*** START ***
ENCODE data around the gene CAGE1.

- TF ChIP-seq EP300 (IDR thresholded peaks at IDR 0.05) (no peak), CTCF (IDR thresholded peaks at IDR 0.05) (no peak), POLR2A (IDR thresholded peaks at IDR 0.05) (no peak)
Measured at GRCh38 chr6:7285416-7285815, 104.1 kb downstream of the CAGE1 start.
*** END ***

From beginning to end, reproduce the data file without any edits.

ENCODE data around the gene CAGE1.

- TF ChIP-seq EP300 (IDR thresholded peaks at IDR 0.05) (no peak), CTCF (IDR thresholded peaks at IDR 0.05) (no peak), POLR2A (IDR thresholded peaks at IDR 0.05) (no peak)
Measured at GRCh38 chr6:7285416-7285815, 104.1 kb downstream of the CAGE1 start.